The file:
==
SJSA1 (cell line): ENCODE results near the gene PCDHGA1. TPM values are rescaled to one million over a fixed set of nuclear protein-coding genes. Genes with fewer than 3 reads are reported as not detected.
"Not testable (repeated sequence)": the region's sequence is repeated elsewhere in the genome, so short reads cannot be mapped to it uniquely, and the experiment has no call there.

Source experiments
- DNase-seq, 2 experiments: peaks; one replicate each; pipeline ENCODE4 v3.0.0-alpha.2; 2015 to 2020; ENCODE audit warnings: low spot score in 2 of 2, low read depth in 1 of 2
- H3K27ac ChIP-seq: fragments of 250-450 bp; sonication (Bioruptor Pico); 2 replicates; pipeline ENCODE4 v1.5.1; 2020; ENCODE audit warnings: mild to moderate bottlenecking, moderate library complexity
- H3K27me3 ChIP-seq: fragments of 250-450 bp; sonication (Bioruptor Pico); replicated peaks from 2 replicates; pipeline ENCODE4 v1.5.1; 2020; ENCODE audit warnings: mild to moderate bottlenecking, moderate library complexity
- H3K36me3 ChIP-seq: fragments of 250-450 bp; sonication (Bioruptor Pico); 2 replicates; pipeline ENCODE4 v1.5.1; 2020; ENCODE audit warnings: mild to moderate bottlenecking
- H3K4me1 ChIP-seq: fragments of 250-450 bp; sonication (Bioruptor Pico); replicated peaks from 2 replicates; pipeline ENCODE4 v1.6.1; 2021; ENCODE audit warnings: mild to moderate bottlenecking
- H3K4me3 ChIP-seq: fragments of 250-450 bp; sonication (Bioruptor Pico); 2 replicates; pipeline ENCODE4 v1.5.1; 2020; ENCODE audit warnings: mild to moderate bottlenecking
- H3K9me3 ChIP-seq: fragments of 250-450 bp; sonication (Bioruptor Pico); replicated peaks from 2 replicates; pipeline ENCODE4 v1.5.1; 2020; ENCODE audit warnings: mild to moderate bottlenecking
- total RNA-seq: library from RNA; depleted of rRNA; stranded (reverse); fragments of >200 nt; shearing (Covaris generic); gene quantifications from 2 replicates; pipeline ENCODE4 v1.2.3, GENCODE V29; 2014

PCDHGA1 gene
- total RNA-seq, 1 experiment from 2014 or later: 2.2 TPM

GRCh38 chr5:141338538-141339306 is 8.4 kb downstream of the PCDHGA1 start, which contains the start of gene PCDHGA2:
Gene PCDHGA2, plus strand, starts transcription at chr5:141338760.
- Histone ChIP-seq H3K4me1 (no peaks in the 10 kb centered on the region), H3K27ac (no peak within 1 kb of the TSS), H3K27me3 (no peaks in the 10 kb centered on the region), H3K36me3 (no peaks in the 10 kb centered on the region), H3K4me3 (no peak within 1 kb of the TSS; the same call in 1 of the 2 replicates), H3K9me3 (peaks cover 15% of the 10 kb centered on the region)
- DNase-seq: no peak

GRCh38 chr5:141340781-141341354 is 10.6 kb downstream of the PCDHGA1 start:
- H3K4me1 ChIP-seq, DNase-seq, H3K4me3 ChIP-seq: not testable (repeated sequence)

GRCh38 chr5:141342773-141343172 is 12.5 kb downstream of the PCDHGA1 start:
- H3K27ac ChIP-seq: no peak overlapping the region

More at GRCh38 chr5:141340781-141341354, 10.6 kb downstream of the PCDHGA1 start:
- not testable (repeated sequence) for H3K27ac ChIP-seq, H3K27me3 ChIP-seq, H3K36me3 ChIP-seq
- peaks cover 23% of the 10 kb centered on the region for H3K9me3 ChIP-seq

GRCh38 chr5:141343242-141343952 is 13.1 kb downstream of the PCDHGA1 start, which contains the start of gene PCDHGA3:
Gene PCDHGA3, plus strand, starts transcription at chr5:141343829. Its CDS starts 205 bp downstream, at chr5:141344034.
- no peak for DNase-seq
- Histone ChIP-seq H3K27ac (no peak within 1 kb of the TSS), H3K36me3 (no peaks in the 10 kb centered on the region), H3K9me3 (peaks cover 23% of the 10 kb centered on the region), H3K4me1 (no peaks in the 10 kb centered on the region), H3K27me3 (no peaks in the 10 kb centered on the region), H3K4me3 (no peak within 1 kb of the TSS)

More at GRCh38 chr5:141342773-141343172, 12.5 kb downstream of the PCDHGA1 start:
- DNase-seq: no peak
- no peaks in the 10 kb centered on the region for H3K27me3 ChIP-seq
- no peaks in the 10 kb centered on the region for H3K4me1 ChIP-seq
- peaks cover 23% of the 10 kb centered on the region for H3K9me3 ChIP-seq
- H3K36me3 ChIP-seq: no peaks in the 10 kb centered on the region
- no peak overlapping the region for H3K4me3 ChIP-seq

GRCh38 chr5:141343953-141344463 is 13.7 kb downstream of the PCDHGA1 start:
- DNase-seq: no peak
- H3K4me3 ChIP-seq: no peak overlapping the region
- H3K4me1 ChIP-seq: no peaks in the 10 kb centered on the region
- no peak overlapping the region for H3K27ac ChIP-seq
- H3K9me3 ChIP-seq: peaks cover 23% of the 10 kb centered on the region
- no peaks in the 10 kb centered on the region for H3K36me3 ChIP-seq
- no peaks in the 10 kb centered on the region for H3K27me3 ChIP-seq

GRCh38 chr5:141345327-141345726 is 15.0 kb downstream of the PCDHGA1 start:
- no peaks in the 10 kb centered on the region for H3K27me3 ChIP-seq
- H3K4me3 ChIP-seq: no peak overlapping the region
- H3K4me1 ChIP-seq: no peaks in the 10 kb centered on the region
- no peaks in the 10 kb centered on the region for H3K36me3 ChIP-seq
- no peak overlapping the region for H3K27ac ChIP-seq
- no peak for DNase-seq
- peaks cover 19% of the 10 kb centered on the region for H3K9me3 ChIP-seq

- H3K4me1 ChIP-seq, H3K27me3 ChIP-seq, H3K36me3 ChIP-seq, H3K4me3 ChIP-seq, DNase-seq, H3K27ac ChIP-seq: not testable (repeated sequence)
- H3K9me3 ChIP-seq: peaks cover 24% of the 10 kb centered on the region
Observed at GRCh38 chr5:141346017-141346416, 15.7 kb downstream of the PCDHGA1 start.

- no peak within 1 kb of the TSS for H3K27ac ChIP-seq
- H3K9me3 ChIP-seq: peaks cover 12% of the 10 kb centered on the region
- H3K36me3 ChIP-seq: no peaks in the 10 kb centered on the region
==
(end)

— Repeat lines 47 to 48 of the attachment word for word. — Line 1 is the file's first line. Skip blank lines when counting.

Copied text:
- H3K4me1 ChIP-seq: no peaks in the 10 kb centered on the region
- no peaks in the 10 kb centered on the region for H3K36me3 ChIP-seq